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Ansel Adams in Color Hardcover – October 21, 2009
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About the Author
Andrea G. Stillman, who worked with Adams in the 1970s, has edited several books of his photographs and writings, including Letters and Images: 1916-1984, Our National Parks, and Ansel Adams: 400 Photographs. She lives in New York City.
Top Customer Reviews
Ansel Adams long felt that color photography was not art and not consistent with his vision of his own photography. What we have in this volume are almost totally unpublished and unexhibited images from his transparencies that he chose not to publish or exhibit. In other words, these are mostly his rejects. So, this is like pawing through his working files of sketches rather than his finished work, in an unauthorized way. How does that make you feel? Hmmm.
For me, the benefit of this volume was to better understand the brilliance of how his processing of black and white images played into the success of his best work. This book contains 50 images that clearly do not have the full Ansel Adams feel and impact.
The strength of this volume is the plenitude of material on what Adams had to say about color photography in general and his own. These points are nicely characterized in the essay by James L. Enyeart. One of the key problems for Adams was that he could "see" the final black and white image he wanted to create in his mind before taking a photograph, but could not "see" the color image in advance. He was not one to take hundreds of exposures hoping to have one or two turn out to be interesting. The art of photography for him was always a deliberate one, not an accidental process. While many color photographers used Polaroid stills as tests in this way, Adams did not want to do so.
Another problem was that early color processing did not allow him the control over the final image that black and white processing did.Read more ›
"Ansel Adams in Color" is filled with Adams' gorgeous, technicolor, photographs along with accompanying essays. While Adams was ambivalent about working in color -- primarily due to the technical limitations at the time -- today's digital advancements allow the photos to shine. These majestic photos were taken primarily in the 40's- 50's and capture America's natural landscape at its zenith. The photographs include breathtaking shots of the Grand Canyon; Yosemite National Park; Death Valley; Hawaii; Alaska, Wyoming; and much more!
"Ansel Adams in Color" would be a welcome edition to the collection of any photographer or Adams' admirer.
Publisher: Little, Brown and Company; Rev'd edition(Oct. 21, 2009), 168 pages.
Review Copy Provided Courtesy of Hachette Book Group.
I can guess at the motives of the people behind this book (who knew Adams, and had to have known of his opinion regarding this aspect of his own work), and they should be ashamed of themselves.
-Foreward by John P. Schaefer and Andrea G. Stillman
I had always loved Ansel Adams' black and white photographs of nature. His photos of Yosemite had added to the pleasure of my trip to the National Park years ago. I hadn't known that Ansel Adams had worked in color, much less, that he had over 3,000 color transparencies. He had worked with color photography when the medium and technology was in its early stages. His frustration with the technical limitations explain why he is best known for his black and white work. However, with the developments in photography and computers, it is now possible to see his work as he would have been prepared to show it.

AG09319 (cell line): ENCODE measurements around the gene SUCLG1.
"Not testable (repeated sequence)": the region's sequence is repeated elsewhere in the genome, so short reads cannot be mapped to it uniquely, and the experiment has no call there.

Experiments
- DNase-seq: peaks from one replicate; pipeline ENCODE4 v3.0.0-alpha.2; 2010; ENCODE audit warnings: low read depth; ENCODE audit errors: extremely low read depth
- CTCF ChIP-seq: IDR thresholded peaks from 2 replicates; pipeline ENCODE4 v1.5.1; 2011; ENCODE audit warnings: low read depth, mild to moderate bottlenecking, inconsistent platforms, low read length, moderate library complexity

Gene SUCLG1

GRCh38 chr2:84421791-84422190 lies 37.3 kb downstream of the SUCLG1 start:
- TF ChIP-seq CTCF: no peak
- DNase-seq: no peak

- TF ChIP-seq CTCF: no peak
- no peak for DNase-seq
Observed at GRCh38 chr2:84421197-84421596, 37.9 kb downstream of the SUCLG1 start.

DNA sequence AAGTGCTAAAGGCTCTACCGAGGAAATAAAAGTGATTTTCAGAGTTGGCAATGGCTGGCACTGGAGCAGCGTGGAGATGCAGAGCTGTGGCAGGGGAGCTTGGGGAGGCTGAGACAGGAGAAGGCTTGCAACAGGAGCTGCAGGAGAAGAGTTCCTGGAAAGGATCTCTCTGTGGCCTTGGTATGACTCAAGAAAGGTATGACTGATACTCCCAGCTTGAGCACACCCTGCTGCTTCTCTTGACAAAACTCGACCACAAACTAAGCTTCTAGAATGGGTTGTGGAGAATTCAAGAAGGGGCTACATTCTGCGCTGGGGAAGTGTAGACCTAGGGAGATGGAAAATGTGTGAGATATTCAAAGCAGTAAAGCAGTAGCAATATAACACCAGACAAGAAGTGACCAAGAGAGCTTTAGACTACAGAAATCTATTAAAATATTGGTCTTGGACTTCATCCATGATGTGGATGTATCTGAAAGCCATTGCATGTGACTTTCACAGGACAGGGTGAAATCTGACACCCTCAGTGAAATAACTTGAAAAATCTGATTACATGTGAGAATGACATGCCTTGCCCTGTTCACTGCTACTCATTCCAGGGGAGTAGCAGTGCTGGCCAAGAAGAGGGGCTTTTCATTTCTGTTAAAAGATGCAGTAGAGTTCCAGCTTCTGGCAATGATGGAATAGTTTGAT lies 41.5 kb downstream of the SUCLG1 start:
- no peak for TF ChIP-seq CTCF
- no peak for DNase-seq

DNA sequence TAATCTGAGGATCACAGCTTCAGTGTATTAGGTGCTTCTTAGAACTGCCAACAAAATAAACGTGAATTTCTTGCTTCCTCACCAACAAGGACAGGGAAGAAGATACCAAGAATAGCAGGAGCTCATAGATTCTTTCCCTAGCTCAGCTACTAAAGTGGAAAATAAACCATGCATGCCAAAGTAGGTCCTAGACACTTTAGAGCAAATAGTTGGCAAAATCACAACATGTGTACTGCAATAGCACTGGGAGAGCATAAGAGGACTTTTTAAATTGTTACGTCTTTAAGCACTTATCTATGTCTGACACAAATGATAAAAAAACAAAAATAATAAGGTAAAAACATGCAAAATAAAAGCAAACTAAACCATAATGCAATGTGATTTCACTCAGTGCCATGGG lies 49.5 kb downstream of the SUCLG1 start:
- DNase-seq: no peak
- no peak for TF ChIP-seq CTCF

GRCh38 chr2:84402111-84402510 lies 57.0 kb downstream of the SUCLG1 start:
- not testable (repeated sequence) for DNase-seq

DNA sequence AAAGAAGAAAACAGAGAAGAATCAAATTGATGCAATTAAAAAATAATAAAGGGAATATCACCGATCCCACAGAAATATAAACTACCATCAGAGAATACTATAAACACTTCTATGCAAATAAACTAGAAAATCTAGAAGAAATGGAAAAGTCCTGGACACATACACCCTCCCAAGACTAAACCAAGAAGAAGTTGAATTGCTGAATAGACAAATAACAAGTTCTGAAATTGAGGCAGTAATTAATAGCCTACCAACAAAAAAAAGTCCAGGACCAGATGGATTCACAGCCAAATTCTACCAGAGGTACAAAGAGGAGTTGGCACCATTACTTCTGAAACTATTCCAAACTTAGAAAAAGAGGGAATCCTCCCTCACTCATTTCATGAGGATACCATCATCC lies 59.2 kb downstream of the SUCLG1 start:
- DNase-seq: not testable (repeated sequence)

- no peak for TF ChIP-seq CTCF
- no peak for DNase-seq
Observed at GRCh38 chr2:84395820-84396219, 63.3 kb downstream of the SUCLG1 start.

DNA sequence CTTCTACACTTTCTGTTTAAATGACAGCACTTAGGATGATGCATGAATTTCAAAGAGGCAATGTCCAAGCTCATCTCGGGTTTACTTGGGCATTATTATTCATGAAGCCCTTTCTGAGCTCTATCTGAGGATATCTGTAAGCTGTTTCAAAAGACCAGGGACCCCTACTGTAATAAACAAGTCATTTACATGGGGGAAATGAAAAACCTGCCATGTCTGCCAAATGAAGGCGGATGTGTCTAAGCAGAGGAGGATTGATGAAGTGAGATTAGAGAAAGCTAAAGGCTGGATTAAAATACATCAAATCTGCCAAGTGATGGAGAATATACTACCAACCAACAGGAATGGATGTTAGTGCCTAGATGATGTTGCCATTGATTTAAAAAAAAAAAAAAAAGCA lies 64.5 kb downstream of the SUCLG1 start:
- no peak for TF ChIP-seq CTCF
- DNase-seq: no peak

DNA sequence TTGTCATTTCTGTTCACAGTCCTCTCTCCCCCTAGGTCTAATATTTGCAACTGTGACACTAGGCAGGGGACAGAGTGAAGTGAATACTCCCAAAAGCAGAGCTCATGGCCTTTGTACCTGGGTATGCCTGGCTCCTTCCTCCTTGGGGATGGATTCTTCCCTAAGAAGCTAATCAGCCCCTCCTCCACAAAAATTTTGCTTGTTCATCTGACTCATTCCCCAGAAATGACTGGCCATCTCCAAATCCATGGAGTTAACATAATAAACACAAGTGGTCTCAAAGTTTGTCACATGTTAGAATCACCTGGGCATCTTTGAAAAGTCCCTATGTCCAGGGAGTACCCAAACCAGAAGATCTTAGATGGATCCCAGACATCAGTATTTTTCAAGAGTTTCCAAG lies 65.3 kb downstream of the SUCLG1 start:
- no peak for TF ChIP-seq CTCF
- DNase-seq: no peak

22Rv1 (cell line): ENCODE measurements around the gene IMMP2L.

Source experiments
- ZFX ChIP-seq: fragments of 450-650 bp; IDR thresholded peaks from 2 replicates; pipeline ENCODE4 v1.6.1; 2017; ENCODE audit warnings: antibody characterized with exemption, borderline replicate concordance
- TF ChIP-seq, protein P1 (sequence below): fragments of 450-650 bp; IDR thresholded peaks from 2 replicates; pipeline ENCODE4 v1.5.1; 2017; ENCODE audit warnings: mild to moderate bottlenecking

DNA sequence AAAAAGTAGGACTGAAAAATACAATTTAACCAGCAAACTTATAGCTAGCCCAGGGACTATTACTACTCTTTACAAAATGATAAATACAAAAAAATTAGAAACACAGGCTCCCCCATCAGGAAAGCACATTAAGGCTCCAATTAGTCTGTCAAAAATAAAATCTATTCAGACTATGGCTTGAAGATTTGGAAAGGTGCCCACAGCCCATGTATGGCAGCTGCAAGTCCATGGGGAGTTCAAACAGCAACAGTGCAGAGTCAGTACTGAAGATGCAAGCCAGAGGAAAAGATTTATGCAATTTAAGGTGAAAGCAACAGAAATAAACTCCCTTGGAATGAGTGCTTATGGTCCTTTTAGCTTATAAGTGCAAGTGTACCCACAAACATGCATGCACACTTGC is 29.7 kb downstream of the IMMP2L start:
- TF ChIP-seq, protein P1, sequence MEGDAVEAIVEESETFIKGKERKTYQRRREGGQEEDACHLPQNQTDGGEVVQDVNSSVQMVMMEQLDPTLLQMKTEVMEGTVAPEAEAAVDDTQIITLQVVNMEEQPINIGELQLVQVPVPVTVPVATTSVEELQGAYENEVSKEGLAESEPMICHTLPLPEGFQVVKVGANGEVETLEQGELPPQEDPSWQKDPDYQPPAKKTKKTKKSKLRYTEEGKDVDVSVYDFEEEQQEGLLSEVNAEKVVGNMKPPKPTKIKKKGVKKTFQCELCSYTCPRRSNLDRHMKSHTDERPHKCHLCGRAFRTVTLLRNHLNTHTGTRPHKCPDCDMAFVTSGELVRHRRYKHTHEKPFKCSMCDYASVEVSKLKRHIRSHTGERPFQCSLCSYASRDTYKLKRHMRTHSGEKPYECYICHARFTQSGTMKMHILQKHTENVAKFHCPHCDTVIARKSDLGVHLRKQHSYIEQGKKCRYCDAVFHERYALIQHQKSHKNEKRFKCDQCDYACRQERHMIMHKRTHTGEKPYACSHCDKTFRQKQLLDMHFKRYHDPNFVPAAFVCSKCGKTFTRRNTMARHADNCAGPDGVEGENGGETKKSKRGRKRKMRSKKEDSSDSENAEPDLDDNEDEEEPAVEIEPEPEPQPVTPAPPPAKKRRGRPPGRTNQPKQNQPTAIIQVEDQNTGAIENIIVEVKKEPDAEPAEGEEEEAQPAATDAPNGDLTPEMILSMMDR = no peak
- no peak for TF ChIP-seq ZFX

The photos in this book were selected by a photographer of Adams' generation and fellow member of the Detroit Camera Club who has expressed the debt he owed Adams for the direction and advice. Callahan is also highly regarded and has been described as one of America's greatest visual poets. He chose the photos based on his own aesthetic pleasure - "selecting those things that pleased me" without adjustments for historical reasons or concern for what the image might have looked like once.
The essays and text that accompany the stunning photographs give a fuller understanding of Ansel Adams' work and the development of the art of photography. This book is such a pleasure - whether you read it carefully or glance at the photographs.
Publisher: Little, Brown and Company; Revised edition edition (October 21, 2009), 168 pages.
Review copy provided by the publisher.
Most Recent Customer Reviews
When I was much younger I was a fan of Adams, but years later I had the chance to see a show of original prints at the Art Institute in Chicago. Read morePublished 1 month ago by Elliot Royson
Ansel Adams is best known for his iconic black and white photography, but what he shot in color is just as stunning. Read morePublished 4 months ago by VoxLuna
Decades ago, I remember being surprised to come across a book in a library on Hawaii with fading color photographs by Ansel Adams. Shocking. Read morePublished 14 months ago by John Dziadecki
The book was a gift and the recipient seemed quite pleased. Thumbing through the book after it was opened, I could understand why anyone with an interest in landscape photography... Read morePublished on July 28, 2014 by Ernie Hall
Been a huge Ansel Adams fan since I was a kid. Of course, I really only knew him for his black & white work. Read morePublished on October 18, 2013 by Gene Bowker
after reading about Ansel Adams color photography I finally found this book. What a find and what a book. Read morePublished on September 2, 2013 by Ordinary Guy
I have the book of 400 B & W photos by Ansel Adams, which are amazing, but this book is better. Seeing his photos in color really makes a difference. Read morePublished on July 16, 2013 by LRB
Nice book for my son. I wish pictures could have been slightly larger, but I guess that's par for a book of photographs. Read morePublished on January 17, 2013 by Jeffrey W. Smith